"Neither the government nor the PSC appears to have taken a serious view of the many allegations of fraud. Both have glossed over the disenfranchisement of so many citizens both overseas and within Malaysia.

"Many of the other matters that so many Malaysians have painstakingly and diligently presented to the PSC have not been comprehensively considered," the white-haired Samad Said said, reading from a statement in Malay.

He demanded the resignation of the entire Election Commission (EC) over their alleged disregard to reform the polls processes, earning applause from around him.

"The EC has failed in its responsibility, and lost the confidence of the public. They must resign," he firmly said.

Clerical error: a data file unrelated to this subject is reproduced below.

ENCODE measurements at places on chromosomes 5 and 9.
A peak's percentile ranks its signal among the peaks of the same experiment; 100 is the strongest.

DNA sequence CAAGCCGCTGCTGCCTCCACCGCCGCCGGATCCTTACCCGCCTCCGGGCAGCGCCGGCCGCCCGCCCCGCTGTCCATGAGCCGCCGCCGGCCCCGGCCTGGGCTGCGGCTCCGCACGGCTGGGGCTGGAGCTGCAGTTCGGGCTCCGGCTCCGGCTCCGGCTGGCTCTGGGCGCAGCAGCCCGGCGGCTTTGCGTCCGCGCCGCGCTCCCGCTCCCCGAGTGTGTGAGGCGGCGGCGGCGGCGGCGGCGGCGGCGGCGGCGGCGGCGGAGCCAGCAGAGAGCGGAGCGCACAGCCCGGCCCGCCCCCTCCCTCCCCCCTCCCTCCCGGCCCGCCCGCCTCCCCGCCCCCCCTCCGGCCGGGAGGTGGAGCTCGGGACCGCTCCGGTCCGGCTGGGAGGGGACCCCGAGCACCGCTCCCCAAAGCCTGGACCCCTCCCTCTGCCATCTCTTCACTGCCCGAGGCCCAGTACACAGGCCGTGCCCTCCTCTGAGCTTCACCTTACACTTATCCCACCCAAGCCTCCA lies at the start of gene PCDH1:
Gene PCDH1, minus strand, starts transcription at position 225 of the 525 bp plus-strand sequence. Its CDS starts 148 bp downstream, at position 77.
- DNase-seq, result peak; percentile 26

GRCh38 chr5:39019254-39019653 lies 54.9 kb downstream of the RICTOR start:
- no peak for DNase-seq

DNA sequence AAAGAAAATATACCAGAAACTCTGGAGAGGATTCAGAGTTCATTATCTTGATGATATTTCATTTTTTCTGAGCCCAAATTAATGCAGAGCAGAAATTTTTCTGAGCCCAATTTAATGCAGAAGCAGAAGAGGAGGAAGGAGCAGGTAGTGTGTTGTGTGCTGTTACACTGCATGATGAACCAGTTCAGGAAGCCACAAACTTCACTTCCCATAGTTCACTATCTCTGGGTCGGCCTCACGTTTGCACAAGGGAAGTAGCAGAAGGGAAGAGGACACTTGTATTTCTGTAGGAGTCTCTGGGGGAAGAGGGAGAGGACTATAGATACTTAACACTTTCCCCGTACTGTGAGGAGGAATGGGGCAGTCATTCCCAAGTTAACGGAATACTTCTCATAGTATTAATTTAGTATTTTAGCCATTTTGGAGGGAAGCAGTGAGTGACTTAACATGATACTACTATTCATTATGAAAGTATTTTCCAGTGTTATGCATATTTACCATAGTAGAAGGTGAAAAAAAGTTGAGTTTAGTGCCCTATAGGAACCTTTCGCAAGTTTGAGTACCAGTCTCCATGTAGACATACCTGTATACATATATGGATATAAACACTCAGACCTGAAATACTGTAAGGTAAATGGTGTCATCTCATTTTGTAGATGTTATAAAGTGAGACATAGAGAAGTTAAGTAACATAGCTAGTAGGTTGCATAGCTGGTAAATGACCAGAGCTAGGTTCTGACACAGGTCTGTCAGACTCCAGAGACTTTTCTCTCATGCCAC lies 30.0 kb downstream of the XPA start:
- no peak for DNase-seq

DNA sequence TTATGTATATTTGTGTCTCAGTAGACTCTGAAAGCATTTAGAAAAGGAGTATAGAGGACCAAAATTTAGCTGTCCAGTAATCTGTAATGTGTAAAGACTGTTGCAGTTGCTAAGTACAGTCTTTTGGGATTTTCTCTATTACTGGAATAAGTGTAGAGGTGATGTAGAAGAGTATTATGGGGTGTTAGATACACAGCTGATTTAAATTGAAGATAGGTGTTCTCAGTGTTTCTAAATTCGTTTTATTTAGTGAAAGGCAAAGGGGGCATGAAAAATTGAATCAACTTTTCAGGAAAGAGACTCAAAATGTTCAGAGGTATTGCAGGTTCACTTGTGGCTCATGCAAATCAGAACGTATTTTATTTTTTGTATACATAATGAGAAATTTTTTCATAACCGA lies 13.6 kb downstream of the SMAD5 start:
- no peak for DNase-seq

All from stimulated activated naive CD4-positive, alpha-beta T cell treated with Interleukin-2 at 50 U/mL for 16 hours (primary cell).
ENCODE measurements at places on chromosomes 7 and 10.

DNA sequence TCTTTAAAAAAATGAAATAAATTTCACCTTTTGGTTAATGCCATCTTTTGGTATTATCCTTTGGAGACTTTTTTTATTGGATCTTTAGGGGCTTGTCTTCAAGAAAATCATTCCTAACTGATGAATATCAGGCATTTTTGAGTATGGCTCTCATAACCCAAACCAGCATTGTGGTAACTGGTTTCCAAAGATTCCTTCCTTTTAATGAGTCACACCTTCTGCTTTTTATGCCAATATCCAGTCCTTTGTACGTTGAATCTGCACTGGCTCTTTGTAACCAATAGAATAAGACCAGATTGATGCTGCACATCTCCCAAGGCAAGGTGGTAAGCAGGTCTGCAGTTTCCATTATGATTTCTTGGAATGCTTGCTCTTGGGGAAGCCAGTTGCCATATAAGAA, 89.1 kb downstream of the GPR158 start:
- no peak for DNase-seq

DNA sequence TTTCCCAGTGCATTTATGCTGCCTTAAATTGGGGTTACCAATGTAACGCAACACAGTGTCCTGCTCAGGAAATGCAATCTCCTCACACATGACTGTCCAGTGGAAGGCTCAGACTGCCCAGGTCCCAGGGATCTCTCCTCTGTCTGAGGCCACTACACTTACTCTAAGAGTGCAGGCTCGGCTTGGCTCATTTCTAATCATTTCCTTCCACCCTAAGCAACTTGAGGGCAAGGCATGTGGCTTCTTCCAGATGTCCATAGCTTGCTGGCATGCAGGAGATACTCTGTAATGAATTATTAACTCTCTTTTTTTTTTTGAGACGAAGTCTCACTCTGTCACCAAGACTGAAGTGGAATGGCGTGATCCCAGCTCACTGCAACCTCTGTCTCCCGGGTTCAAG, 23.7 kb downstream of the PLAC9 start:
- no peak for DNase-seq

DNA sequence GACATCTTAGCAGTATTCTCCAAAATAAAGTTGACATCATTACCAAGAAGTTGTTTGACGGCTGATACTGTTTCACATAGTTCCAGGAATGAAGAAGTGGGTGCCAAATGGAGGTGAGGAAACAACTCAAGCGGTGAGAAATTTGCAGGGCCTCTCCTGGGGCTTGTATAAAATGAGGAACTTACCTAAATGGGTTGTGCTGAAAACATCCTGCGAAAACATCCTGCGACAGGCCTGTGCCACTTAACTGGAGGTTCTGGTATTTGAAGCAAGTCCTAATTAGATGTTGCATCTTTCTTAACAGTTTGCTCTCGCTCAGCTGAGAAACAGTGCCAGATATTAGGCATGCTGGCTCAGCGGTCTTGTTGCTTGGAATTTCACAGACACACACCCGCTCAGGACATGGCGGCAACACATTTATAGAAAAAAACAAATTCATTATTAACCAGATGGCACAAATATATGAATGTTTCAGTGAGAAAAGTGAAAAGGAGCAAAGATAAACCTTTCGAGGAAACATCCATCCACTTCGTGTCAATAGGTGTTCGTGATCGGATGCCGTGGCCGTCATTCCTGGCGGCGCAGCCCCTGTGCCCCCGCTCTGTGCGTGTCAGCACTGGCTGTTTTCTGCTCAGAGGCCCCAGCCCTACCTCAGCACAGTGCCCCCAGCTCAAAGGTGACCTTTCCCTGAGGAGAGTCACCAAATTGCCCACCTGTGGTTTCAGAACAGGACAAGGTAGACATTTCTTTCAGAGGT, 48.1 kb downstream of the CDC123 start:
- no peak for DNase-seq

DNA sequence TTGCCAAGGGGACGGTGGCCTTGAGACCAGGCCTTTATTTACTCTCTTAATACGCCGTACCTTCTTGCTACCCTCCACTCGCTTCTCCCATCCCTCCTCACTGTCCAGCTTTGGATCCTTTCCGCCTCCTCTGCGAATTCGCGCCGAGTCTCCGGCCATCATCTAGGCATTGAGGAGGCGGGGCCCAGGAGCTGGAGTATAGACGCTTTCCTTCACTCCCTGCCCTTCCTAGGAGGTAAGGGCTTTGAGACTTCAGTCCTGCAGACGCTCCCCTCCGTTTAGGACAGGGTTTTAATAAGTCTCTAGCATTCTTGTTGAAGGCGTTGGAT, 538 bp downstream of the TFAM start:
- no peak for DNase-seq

Samad Said added that Malaysians must voice their disappointment with the government and the EC and protest against continuing fraud and the "obvious lack of commitment" from the authorities to implement reforms in time for the coming 13th general election.

"As such, Bersih 2.0 will gather, sit and protest in a peaceful manner across the nation and around the world.

"This is to express our deep disappointment with a government that continues to manipulate the electoral system to their advantage," he announced.

"Bersih 2.0, comprising 84 non-governmental organisations, call upon Malaysian citizens wherever they are who love this country to participate in this sit-in.

"It will be a time for reflection by all Malaysians, particularly those in power, as to the kind of legacy and future we intend to leave to the next generation.
"This is Bersih 3.0," he said.